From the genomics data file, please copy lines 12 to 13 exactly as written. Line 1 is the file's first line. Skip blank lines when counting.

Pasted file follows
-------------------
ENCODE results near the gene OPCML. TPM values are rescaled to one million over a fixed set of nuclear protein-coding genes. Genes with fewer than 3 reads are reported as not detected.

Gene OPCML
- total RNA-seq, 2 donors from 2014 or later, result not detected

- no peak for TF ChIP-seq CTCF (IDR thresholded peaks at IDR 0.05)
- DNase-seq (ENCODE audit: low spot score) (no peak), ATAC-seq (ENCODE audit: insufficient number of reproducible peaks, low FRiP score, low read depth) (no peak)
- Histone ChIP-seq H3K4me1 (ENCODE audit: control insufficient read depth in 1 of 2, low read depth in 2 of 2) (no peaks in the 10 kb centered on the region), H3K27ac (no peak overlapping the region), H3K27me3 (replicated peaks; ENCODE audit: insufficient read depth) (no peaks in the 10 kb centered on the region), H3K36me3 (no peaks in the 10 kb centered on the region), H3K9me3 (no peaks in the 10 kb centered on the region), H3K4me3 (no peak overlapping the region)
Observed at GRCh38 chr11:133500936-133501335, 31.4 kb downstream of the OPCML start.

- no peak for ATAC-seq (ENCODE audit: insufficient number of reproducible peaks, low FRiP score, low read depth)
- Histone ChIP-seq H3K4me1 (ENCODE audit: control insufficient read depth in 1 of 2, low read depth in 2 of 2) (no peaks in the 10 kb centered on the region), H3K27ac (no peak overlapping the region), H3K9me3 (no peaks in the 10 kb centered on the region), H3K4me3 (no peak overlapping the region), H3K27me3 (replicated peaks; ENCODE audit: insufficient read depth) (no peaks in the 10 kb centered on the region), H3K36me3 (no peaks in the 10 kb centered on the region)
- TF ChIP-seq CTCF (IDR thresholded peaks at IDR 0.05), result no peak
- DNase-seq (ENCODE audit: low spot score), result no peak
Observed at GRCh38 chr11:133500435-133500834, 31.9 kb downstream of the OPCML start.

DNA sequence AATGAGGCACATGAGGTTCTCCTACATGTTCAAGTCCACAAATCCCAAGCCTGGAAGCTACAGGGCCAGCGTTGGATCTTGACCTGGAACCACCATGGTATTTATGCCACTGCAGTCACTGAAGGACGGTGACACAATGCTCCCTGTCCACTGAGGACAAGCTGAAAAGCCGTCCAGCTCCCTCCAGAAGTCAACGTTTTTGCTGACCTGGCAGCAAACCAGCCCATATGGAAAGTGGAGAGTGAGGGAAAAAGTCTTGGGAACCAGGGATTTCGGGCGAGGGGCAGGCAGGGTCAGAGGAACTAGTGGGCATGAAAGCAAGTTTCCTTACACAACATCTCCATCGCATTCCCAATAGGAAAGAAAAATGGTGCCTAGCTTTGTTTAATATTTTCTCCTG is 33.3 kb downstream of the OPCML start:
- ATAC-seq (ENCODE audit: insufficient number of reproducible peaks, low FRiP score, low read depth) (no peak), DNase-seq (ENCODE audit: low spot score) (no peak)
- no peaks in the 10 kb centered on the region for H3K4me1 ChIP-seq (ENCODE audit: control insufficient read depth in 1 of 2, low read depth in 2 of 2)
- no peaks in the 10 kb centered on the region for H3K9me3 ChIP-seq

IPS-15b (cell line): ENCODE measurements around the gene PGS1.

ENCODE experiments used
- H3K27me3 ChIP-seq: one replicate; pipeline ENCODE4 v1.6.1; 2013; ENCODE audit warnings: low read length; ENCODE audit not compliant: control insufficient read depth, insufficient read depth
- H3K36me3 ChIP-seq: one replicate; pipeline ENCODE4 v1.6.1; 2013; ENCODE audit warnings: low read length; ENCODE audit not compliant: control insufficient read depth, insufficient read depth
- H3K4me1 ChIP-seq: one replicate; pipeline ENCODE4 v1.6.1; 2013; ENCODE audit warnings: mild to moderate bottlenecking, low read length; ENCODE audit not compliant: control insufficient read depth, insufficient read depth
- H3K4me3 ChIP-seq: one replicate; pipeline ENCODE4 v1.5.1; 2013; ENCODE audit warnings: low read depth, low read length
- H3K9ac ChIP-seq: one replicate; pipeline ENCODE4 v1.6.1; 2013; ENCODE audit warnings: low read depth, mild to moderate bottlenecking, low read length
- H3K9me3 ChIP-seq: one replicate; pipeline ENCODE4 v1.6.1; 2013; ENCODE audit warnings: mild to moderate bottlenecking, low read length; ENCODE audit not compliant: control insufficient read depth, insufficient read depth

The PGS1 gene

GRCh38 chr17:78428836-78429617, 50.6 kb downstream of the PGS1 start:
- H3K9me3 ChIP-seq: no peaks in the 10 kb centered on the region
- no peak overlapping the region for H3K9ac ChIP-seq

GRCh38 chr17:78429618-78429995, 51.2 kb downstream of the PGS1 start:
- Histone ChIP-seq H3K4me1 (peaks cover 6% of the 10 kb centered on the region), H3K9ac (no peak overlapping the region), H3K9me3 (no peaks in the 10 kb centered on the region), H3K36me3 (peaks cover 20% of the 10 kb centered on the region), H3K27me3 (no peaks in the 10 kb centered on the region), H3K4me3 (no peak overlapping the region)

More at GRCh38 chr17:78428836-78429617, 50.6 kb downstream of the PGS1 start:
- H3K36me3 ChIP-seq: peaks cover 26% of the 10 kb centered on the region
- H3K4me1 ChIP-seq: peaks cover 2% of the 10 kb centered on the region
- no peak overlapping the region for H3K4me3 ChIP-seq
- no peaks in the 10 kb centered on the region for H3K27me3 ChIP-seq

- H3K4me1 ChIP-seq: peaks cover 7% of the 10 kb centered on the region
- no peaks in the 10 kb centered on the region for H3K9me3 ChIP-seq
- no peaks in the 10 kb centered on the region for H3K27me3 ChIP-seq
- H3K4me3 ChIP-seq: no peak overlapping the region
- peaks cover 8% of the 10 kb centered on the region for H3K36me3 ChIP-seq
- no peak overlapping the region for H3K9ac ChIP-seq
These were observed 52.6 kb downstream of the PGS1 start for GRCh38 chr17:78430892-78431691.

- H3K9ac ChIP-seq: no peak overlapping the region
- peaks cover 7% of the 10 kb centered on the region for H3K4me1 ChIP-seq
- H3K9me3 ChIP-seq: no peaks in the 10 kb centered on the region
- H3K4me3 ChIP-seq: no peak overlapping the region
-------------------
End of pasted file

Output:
Observed at GRCh38 chr11:133500435-133500834, 31.9 kb downstream of the OPCML start.

DNA sequence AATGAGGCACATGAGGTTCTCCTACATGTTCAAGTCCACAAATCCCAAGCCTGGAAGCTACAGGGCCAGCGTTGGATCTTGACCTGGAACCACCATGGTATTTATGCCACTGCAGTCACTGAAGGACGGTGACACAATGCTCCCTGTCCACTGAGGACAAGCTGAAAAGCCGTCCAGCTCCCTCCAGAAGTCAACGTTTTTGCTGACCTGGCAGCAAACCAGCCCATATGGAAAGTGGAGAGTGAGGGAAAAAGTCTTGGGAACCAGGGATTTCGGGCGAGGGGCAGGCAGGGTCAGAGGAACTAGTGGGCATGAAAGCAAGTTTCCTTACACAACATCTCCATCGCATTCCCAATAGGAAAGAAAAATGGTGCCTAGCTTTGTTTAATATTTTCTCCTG is 33.3 kb downstream of the OPCML start: